Africa's creative industries get a half-billion-dollar boost by big banks

Screenshot of Nigerian artist D'banj speaking at CAX Weekend in Cairo, Egypt, 2018. Dbanj told investors that “content is the next crude oil” and must be respected as much.

In recent years, cultural and creative industries have played a growing role in developing economies, in terms of their economic contribution as well as their power to effect social change and cultural engagement.

In 2013, cultural and creative industries (CCI) generated $2,250 billion United States dollars worth of revenue and 29.5 million jobs worldwide [but] only 3 percent of these jobs came from Africa and the Middle East, according to a 2013 study by the United Nations Educational, Scientific and Cultural Organization (UNESCO) called “Cultural time.”

For this reason, African Export-Import Bank (Afreximbank) in collaboration with UNESCO and African Development Bank Group, developed the Creative Africa Exchange (CAX) as a “catalyst that brings together the identified assets and resources within the creative industry” to consolidate, monetize and impact African creative and cultural economies, according to the CAX website. CAX launched during the Intra Africa Trade Fair in Cairo, Egypt, in December 2018.

African creative talents from the fields of music, arts, design, fashion, literature, publishing, film and television came together for a Creative Africa Exchange Weekend in Kigali, Rwanda, January 16-18, 2020. It advertises itself as the “first continental event dedicated to promoting exchange within the creative and cultural industry in Africa,” with over 2,000 participants from 68 countries.

On the second day of the event in Kigali, professor Benedict Oramah, president of the African Export-Import Bank (Afreximbank) announced a $500 million USD fund “to support the production and trade of African cultural and creative products” over the next two years, New Times Rwanda reported.

Omarah told guests at the event that the funds, which would build on what the bank was already doing, would be accessible as lines of credit to banks, direct financing to operators and as guarantees. He said that “while Africa had a deep pool of talent, it lacked the infrastructure and capacity to commercialize its creative talent and “reap the vast fortunes lying in wait, according to Afreximbank. He continued:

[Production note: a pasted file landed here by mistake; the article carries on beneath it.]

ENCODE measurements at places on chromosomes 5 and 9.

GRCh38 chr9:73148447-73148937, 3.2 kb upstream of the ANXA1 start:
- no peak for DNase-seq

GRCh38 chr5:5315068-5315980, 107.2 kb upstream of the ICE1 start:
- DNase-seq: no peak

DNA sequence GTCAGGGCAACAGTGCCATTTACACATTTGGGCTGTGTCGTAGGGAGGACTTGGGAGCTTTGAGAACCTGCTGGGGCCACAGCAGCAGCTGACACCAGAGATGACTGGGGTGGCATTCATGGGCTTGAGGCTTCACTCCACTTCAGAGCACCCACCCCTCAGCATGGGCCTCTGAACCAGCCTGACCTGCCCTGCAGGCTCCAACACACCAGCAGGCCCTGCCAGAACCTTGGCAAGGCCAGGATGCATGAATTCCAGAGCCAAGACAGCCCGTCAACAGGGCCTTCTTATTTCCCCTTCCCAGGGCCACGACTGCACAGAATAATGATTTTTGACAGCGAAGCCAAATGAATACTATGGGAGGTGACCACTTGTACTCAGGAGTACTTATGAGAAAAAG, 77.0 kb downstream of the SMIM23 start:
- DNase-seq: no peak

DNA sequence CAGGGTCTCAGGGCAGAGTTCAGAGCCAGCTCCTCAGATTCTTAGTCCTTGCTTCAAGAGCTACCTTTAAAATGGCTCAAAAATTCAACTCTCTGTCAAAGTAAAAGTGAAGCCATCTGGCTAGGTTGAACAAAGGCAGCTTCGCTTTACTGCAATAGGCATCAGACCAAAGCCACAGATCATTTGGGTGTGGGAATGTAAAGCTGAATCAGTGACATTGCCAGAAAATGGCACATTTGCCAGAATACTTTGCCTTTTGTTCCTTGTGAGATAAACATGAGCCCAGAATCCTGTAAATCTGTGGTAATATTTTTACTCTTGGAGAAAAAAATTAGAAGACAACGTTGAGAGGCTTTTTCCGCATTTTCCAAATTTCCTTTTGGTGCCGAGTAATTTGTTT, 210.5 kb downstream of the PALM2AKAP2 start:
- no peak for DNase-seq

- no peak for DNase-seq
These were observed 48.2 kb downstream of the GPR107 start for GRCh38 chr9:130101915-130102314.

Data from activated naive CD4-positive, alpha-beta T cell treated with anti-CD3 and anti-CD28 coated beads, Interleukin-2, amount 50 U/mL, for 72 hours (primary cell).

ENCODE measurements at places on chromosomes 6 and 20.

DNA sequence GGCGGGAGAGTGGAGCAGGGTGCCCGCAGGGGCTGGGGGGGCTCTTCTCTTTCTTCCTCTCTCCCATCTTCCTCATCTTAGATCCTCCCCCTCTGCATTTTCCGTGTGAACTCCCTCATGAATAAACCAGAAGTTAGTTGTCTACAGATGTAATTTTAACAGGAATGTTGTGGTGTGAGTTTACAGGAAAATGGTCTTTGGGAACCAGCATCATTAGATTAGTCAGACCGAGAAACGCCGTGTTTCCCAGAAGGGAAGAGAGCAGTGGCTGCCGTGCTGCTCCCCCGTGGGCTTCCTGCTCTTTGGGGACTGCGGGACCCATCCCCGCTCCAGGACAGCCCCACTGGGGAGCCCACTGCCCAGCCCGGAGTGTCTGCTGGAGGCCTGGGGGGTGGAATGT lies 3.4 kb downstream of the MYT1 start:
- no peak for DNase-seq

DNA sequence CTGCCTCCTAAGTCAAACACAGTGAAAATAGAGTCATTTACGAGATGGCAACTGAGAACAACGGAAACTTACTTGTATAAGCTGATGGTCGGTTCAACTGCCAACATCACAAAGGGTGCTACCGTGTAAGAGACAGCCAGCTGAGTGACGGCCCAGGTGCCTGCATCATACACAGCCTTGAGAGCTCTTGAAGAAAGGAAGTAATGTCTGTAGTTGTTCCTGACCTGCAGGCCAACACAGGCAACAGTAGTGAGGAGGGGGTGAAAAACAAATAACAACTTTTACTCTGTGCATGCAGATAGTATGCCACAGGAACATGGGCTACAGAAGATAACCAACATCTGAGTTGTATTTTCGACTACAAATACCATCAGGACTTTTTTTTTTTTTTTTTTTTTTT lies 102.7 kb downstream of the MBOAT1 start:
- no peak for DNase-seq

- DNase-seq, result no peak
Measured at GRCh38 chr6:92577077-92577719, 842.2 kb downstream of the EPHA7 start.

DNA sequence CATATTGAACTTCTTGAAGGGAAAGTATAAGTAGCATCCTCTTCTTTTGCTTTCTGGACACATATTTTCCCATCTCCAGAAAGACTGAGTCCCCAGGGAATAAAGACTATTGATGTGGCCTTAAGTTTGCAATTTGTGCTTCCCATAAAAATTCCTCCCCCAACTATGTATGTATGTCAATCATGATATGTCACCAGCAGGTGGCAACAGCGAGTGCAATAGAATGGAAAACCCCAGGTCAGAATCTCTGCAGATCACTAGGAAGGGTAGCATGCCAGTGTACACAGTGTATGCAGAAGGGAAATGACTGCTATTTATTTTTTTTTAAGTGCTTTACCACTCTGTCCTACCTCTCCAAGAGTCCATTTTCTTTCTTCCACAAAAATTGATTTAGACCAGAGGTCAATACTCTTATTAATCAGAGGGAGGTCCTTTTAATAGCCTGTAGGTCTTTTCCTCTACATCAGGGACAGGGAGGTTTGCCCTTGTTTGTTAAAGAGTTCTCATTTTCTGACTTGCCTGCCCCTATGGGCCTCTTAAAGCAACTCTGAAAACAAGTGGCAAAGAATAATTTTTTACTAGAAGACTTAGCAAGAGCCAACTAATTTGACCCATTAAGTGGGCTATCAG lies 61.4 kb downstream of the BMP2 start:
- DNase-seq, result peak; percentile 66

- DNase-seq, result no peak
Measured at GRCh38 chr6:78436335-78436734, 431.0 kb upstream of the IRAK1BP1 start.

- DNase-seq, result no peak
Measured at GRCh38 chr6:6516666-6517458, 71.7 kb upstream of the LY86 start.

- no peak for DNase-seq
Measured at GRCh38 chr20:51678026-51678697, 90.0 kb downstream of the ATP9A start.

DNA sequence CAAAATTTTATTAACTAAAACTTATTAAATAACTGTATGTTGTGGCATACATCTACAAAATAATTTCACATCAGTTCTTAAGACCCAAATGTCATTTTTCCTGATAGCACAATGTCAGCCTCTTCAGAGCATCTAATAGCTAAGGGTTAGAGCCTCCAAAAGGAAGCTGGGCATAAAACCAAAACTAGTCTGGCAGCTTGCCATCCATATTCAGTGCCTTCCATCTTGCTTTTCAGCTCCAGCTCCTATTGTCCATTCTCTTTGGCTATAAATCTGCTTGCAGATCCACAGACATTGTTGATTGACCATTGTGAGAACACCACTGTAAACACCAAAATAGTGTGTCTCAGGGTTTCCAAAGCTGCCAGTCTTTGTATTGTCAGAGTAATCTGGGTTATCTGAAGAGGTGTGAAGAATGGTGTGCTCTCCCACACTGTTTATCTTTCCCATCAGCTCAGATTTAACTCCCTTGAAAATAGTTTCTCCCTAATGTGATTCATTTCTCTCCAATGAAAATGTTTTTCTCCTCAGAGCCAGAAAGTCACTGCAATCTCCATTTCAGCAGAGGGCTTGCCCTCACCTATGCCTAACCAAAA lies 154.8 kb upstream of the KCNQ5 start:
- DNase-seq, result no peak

Because of underinvestment in the creative and cultural industries, Africa is largely absent in the global market of ideas, values and aesthetics as conveyed through music, theater, literature, film and television. African countries import overwhelmingly more creative goods than they export or trade amongst themselves.

He commended Egypt’s “astronomical growth in creative exports over the last decade.” In December 2019, Afreximbank was honored at the International Fashion Awards (IFA) in Cairo for its role in supporting Africa's creative industry. Omarah also commended Nigeria's Nollywood industry.

On Twitter, artists who were attendance showed their appreciation for the gathering held at Intare conference center in Kigali:

Siki Jo-An, a singer from South Africa, called the event “amazing:”

CAX Weekend organizers raved about the performance of Marina Debol, a singer from Rwanda:

Speaking at the 2018 CAX Weekend in Cairo, Nigerian artist D'Banj told bankers and investors:

What we need is for you guys to really understand is that content is the new crude oil and however well you respect the oil industry you have to respect the creative industry.

The concluded CAX Weekend 2020 will be followed by CAX Week on the sidelines of the second Intra-African Trade Fair (IATF2020) from September 1-7, 2020, also in Kigali.

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